Saygid Guseyn Arslanaliev is one of the toughest, most determined, and hardest-working mixed martial artists in the game, and he credits his upbringing in Dagestan to all of that.
The mountainous republic in Russia’s North Caucasus region is renowned for its peoples’ warrior spirit that is rooted in the region’s history and its people’s genes.
Lightweight phenom Saygid "Dagi" Arslanaliev faces his toughest test yet on 22 February Singapore | 22 February | 6:00PM | LIVE and FREE on the ONE Super App: http://bit.ly/ONESuperApp | TV: Check local listings for global broadcast | Tickets: http://bit.ly/onegreatness19
Posted by ONE Championship on Tuesday, 5 February 2019
The history of the North Caucasus is filled with religious and racial tensions, making the area a hotbed of armed conflict in the past. For centuries, the Caucasus were inhabited by tribes that competed with each other over territory and resources.
Such turbulent history gave birth to so-called “Dagestani identity” – making its inhabitants synonymous with being tough and always ready to defend their honor.
“I am proud to be called ‘Dagi,'” says Arslanaliev.
“Dagestan is my home, my foundation, my roots – everything that I am comes from the spirit of this land. We are born to be strong, that’s why fighting is in our blood.”
The 24-year old warrior has proved that in an outstanding mixed martial arts career so far. He is 6-1, with five wins in ONE Championship, and every one by way of stoppage.
Back in September he spectacularly scored the biggest win to date when he defeated Siberian knockout artist Timofey Nastyukhin via TKO.
REWIND Before Saygid "Dagi" Arslanaliev's ONE Lightweight World Grand Prix matchup with Ev Ting, we recap his top 3 matches in ONE!Singapore | 22 February | 6:00PM | LIVE and FREE on the ONE Super App: http://bit.ly/ONESuperApp | TV: Check local listings for global broadcast | Tickets: http://bit.ly/onegreatness19
Posted by ONE Championship on Friday, 1 February 2019
Arslanaliev’s success in the cage is not just a product of his genetic gifts, however. The work ethic ingrained in him from a young age has allowed him to rise quickly to prominence in The Home Of Martial Arts.
That is also a trait that is typical of his people. Older generations have set an example for their successors to follow, and the old ways continue to reap rewards.
“The success I am enjoying now didn’t happen by miracle, I had to work for it. Being hardworking is a part of the Dagestani mindset,” he says.
“Look at the face of an old Dagestani man, and you will tell that he’s been working hard all his life. This is how you earn respect with members of your family and within your community.
“Respect for the elders and hard work are a tradition, and, unlike some other nations, we live according to our old traditions. I am not saying it is better or worse, I am not saying that Dagestan is better than other places, either. But I can confidently say that I love Dagestan.”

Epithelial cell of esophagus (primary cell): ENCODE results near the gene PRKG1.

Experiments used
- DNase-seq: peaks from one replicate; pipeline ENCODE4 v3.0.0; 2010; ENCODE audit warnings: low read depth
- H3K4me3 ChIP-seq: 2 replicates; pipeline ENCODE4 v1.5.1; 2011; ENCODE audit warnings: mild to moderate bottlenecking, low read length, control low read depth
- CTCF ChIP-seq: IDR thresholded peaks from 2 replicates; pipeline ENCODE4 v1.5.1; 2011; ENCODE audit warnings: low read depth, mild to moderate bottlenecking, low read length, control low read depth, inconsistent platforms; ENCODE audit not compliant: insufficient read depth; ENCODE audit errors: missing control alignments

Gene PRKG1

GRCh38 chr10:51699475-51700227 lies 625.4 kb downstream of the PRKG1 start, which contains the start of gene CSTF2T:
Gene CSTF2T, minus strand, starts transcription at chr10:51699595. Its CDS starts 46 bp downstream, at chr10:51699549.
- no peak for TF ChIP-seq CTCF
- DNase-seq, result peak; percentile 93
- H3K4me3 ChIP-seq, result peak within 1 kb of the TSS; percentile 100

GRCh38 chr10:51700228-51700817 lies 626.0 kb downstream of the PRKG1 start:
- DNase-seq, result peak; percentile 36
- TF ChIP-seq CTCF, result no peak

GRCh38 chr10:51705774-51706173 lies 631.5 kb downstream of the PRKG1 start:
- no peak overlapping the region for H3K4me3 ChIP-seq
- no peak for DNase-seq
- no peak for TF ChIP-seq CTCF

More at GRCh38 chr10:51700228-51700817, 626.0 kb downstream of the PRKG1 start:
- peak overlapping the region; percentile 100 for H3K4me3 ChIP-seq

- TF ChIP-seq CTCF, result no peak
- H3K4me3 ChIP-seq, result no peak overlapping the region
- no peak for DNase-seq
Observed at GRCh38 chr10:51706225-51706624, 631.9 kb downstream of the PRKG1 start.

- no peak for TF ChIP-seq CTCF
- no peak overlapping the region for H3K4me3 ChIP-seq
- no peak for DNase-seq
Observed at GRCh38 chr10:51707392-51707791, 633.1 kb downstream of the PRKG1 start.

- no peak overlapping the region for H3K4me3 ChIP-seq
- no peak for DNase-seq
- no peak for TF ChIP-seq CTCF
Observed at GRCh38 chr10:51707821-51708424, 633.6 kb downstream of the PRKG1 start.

The origin of “Dagi’s” excellence can also be pinpointed to a specific part of his native region – his hometown of Buynaksk.
Though it is small and home to a mere 40,000 inhabitants, it has always been well-known for its wrestling and boxing schools.
“In Russia, Buynaksk is still synonymous with sport,” Arslanaliev explains.
“Everyone knows that we are more than ‘Dagestan tough’ – we are skilled because our coaches are some of the best specialists in Russia.”
Sport occupies a special role in Dagestan’s cultural fabric, and its athletes are some of the most respected members of society.
The rewards for their success can be great, too. As well as winning medals and belts, the government sometimes offers cars and apartments to its top performers in recognition of their skills, and as thanks for bringing glory to the region.
That means, for many decades – especially before prize money improved – martial arts could provide a route to making a living in Dagestan.
Will Saygid "Dagi" Arslanaliev take home Ev Ting's arm to advance in the ONE Lightweight World Grand Prix?Singapore | 22 February | 6:00PM | LIVE and FREE on the ONE Super App: http://bit.ly/ONESuperApp | TV: Check local listings for global broadcast | Tickets: http://bit.ly/onegreatness19
Posted by ONE Championship on Sunday, 10 February 2019
“People here are tough, and often life here is tough – you have to be ready to put in some work to get ahead. Being an athlete is one way of doing it,” says “Dagi.”
“In Dagestan, people respect you if you are strong. I got into sports because I wanted to be stronger and be able to defend myself.
“That led me to martial arts, and now I can do what I love and make money – that’s perfect.
“Fighting as a job really suits me, as I am a Dagestani through and through – being tough, aggressive, and uncompromising works really well in the cage.
“At the end of the day, people come to see a good show, and I can give them fireworks.”
Fans will be able to see that in the cage when Arslanaliev takes his place opposite Ting on 22 September in the quarter-final of the ONE Lightweight World Grand Prix.
A win in the Singapore Indoor Stadium will take “Dagi” on to a match with the winner of the other tournament bout that night – either Amir Khan or Ariel Sexton – and another opportunity to do his people proud on the global stage for martial arts.